4/05/2016

(D)ad

I have never considered my dad to be my hero.

My dad is a number of things. An alcoholic. An occasional pain in our asses. But I have not seen him as Superman since I was a tiny wee child barely starting to walk.

When I was a kid, my dad never really knew how to dad. He didn't have a good dad growing up who showed his children how to raise children, and his dad passed away while dad was a young adult. He tried. He took my sister and I to soccer games and pulled our hair into sloppy ponytails. He took us to Six Flags and carnivals and fire work shows and birthday parties. He took us rollerblading, sometimes for eight hours with sporadic breaks. He tried his hardest while we were growing up, but he did a lot of things begrudgingly. He would rather be out drinking and feeling young. There were wrecked cars and thrown chairs and mistreatment of my mother and sister and I. Things came to a head when I was ten and my parents got their long-anticipated divorce, because my mother couldn't trust him to be alone with us. After that day, I didn't really talk to him and wasn't too interested in seeing him (even though he sent a card every year for our birthdays, sometimes sending small presents with them, and did his best to reach out to me). He moved in with his mom up north for five years and I didn't see him until the summer before my senior year in high school, when he randomly showed up on our doorstep and asked for some water.

Don't get me wrong. I have always wanted a good dad to be with me. I wanted one that would threaten to break men's bones if they broke my heart, who would be able to participate and be active through my high school career as a band nerd, and who supported my mother in whatever her true desires were. Instead, and probably for the best, I had my grandpa and two uncles for all of those things. My mother made sacrifices and when her sacrifices couldn't be made any further she asked my family for help. I loved being raised in the village of our family, but I know it would have been easier on her if my dad was a completely different person, or if she would have just remarried (alas, that was one of the sacrifices made - no romantic relationships with a man that could throw off our dynamics).

Father's Day is extremely hard for me. I used to avoid it entirely, but once dad became a more permanent fixture in our adult lives, I made it a point to do something for him at least one day a year. Taking him to a movie or to dinner is not hard... It's finding the card. The perfect card that says "Hey so I know that you're my dad and I love you and appreciate what you are able to do for us but you aren't my hero and I hope to god my future husband turns out to be nothing like you." Thankfully there is a wide variety and I usually find something that says just that after about thirty minutes and I write a small message and we're done with it. It's coming up, actually. Great.

Anyway, after he showed up, he made it a point to be present. He came over and visited, played board games and watched movies. He moved in with us off and on and ended up just staying with us after awhile, once a few housing opportunities fell through. He was present at EVERY football game and marching band competition my senior year, attending my graduation as I always wished he would. He's worked off and on and has given plenty of money into feeding himself and assisting with our groceries when we need them, using some of it on medications and doctor appointments. He cooks my sister breakfast practically every morning and cooks dinner a lot of the nights (when we have groceries in the house). One Easter, without prompting, he got us Easter candy and wrote us a nice note. He cooked for me when my ex shattered my heart into a zillion pieces, and had "the talk" with the love of my life (who actually let him know he was proposing in an attempt to get his blessing). He takes my fiance to work on my days off so that I can sleep in (in my car, of course).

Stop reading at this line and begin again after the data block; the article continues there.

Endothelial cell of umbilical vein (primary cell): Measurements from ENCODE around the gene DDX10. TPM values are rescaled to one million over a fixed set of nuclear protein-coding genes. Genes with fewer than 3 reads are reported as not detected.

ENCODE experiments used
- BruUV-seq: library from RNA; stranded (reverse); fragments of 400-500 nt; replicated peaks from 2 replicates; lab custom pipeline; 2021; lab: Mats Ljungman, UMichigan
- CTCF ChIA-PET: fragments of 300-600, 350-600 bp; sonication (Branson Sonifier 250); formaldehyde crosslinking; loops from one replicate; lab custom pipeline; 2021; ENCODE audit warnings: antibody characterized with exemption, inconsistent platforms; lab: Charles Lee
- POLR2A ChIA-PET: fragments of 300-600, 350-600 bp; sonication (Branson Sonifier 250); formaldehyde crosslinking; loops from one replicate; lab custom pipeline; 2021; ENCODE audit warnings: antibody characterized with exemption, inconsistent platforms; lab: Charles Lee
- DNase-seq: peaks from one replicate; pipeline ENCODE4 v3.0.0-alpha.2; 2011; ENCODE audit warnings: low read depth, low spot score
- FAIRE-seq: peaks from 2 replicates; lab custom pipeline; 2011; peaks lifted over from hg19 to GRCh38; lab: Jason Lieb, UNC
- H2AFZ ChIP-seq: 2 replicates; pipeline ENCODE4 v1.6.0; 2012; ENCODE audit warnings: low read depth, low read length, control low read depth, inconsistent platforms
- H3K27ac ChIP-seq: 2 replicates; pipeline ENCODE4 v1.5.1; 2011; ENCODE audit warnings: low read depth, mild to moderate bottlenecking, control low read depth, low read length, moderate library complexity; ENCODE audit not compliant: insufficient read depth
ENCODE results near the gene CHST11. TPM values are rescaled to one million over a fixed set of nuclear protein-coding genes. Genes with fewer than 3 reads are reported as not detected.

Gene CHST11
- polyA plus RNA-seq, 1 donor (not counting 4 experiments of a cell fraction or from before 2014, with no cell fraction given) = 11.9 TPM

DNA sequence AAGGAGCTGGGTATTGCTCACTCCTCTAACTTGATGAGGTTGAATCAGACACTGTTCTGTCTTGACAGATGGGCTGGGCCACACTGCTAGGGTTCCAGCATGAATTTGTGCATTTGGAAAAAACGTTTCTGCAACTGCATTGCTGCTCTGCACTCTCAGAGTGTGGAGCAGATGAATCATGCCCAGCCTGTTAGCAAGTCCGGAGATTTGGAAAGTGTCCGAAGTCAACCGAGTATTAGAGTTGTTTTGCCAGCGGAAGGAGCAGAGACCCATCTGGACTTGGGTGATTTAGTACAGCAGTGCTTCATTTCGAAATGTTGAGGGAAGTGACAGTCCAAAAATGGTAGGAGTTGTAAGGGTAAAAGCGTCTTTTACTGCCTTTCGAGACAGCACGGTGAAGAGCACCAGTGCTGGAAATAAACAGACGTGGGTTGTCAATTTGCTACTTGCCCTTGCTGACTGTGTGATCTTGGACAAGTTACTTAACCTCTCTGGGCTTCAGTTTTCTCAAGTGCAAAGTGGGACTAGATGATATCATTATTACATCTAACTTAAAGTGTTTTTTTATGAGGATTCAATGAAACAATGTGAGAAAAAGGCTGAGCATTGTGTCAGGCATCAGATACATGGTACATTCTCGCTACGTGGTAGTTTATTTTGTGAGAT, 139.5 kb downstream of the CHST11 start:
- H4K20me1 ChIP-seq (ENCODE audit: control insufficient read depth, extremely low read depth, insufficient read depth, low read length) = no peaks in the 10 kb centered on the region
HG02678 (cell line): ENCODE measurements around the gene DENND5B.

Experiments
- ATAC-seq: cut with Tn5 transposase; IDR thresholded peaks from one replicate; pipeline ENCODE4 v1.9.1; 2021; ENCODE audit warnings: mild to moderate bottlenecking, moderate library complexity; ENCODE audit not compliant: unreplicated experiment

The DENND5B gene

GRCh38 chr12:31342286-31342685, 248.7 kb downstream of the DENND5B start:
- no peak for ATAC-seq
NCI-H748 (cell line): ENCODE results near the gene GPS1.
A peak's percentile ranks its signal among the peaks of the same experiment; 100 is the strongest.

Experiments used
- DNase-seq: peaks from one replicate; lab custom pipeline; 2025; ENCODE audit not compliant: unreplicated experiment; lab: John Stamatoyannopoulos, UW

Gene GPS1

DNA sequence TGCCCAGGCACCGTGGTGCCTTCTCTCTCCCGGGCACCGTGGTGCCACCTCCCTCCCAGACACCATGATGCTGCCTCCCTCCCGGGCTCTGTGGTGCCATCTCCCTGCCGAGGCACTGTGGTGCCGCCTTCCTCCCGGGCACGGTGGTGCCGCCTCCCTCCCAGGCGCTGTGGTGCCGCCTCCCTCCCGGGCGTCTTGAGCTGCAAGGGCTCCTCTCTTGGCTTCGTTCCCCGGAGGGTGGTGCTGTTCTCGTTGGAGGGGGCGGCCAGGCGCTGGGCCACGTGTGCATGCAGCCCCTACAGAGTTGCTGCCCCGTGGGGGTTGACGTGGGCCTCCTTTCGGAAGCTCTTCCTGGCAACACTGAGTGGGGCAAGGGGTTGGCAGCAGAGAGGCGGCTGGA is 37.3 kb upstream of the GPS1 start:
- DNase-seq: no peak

I try to focus on the positive, because he has belatedly tried his damndest to do what would help us as a family and even tries to offer fatherly advice, but I am not naive enough to think that he has changed; we've had enough run ins and fights while he's drunk for me to know for a fact that he has not.My dad is not a super hero. He is not someone I ever want to model a future mate after. He is not someone that I would leave my future children alone with. Though our relationship is dysfunctional, and though we are both severely imperfect, we somehow made great leaps and bounds over the past few years and are able to at least have some semblance of something. I know I would have rather had a healthier relationship with the man who helped bring me into this world, but honestly if I had to choose someone else I wouldn't be able to. I may not want to marry someone like him, but my dad is my dad, and I want him around as long as he can be. I love him. I love that he cares about me, I love that he tries so hard to be a good person, and I love his sense of humor. I love sober-dad, and he is worth every minute I have to put up with drunk-asshole-dad.

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